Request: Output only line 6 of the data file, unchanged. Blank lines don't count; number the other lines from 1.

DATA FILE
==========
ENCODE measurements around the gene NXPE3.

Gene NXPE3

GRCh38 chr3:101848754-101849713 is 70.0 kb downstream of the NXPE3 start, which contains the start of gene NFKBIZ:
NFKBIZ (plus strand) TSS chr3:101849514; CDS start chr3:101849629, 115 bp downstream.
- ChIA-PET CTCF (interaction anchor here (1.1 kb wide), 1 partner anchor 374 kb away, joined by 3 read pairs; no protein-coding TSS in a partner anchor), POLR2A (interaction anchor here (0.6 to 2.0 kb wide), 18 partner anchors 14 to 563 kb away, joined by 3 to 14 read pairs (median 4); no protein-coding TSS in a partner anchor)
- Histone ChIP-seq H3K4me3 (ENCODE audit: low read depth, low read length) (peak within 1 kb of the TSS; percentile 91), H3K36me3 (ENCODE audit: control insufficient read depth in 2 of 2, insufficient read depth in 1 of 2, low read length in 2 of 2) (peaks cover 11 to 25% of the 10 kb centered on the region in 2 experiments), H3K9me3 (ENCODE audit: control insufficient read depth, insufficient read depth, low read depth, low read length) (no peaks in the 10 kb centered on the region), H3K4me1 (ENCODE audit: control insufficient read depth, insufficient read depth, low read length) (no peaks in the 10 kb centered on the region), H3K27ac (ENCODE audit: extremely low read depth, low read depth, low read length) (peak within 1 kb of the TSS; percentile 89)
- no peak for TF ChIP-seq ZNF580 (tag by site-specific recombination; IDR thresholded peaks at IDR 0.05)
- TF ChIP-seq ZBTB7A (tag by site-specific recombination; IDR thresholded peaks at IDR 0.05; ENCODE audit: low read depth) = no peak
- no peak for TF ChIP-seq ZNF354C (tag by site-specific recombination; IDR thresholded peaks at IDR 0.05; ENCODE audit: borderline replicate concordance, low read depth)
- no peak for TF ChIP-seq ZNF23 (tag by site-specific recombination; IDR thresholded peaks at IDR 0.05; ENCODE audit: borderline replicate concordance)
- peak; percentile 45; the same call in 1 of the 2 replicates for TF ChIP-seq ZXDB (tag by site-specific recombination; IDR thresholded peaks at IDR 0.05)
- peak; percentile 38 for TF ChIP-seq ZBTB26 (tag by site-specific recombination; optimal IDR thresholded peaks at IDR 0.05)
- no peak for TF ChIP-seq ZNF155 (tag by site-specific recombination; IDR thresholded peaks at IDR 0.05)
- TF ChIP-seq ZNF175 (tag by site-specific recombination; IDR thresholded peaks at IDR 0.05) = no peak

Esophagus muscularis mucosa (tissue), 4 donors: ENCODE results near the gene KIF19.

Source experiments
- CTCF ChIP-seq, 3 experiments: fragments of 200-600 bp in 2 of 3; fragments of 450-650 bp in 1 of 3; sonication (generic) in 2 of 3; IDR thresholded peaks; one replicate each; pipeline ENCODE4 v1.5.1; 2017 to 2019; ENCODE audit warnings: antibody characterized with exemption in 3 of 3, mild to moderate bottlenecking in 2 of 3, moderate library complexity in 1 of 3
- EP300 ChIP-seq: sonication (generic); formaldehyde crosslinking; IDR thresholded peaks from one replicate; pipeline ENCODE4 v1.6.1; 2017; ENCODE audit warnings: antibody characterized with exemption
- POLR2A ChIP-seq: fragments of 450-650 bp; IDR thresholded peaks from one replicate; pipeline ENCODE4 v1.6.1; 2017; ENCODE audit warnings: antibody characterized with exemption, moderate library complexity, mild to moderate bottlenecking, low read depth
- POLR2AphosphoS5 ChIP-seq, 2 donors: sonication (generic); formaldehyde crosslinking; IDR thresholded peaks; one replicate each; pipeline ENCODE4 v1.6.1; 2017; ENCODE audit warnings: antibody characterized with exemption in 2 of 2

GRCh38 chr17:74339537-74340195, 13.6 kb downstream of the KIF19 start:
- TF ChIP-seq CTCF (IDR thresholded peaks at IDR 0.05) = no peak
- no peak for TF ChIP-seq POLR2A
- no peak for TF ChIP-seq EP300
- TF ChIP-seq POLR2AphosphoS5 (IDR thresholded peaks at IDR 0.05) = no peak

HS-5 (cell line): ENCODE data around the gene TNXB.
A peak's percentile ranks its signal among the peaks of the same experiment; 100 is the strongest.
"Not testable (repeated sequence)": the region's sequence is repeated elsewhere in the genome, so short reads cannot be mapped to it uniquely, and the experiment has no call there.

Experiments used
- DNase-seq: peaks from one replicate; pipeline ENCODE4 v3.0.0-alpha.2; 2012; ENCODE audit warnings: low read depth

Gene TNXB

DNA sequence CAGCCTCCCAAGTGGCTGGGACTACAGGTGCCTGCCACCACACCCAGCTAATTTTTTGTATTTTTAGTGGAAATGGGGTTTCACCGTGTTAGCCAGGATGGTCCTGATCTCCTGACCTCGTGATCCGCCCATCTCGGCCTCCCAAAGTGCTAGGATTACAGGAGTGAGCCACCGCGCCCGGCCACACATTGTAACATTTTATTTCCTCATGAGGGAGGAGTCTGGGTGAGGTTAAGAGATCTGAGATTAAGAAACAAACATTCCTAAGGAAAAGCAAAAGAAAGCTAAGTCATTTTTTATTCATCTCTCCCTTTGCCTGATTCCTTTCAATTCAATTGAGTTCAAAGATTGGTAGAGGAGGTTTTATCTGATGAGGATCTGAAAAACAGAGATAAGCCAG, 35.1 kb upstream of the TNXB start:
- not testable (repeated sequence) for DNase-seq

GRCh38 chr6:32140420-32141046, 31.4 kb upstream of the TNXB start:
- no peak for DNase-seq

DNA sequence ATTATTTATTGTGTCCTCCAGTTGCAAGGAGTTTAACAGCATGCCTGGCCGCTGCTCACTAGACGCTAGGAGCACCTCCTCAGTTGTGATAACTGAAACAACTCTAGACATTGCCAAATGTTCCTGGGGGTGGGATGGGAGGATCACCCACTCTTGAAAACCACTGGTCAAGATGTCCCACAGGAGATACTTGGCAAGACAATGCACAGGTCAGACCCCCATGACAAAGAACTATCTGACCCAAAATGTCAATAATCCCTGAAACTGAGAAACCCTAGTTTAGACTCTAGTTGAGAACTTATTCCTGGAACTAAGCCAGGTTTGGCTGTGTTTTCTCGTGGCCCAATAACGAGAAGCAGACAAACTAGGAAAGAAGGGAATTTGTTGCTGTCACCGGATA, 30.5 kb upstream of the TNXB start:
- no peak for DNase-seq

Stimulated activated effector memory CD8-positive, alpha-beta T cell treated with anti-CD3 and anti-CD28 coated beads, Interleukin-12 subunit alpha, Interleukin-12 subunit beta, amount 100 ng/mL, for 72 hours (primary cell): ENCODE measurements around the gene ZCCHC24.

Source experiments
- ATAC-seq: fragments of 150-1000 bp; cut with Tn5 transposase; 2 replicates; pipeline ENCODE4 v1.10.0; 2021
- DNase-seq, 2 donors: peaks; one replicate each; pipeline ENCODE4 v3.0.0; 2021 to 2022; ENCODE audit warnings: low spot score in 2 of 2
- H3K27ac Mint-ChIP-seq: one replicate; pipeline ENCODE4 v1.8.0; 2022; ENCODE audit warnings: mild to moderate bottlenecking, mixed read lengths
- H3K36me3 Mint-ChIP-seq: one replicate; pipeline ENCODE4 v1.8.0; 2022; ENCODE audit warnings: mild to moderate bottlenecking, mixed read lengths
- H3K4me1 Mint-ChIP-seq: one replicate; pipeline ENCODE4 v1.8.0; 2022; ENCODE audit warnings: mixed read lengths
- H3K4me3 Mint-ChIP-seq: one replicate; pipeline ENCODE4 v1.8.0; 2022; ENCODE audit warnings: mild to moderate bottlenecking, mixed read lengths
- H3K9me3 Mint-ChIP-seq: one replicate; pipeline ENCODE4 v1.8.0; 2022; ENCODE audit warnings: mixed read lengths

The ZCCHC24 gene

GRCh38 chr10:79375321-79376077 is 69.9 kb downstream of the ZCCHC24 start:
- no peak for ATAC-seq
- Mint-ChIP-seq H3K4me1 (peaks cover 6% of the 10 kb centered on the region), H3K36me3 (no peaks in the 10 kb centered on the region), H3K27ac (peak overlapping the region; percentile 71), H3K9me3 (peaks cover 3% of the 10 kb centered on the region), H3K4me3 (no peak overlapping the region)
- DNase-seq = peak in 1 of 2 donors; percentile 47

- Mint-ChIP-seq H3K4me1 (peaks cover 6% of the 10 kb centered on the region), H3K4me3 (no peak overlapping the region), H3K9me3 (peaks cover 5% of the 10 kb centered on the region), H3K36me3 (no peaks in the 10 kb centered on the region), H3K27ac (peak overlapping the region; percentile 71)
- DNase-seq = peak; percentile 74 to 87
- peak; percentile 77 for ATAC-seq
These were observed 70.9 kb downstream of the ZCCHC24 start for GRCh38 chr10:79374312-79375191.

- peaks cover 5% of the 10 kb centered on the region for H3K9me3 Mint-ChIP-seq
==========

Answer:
- Histone ChIP-seq H3K4me3 (ENCODE audit: low read depth, low read length) (peak within 1 kb of the TSS; percentile 91), H3K36me3 (ENCODE audit: control insufficient read depth in 2 of 2, insufficient read depth in 1 of 2, low read length in 2 of 2) (peaks cover 11 to 25% of the 10 kb centered on the region in 2 experiments), H3K9me3 (ENCODE audit: control insufficient read depth, insufficient read depth, low read depth, low read length) (no peaks in the 10 kb centered on the region), H3K4me1 (ENCODE audit: control insufficient read depth, insufficient read depth, low read length) (no peaks in the 10 kb centered on the region), H3K27ac (ENCODE audit: extremely low read depth, low read depth, low read length) (peak within 1 kb of the TSS; percentile 89)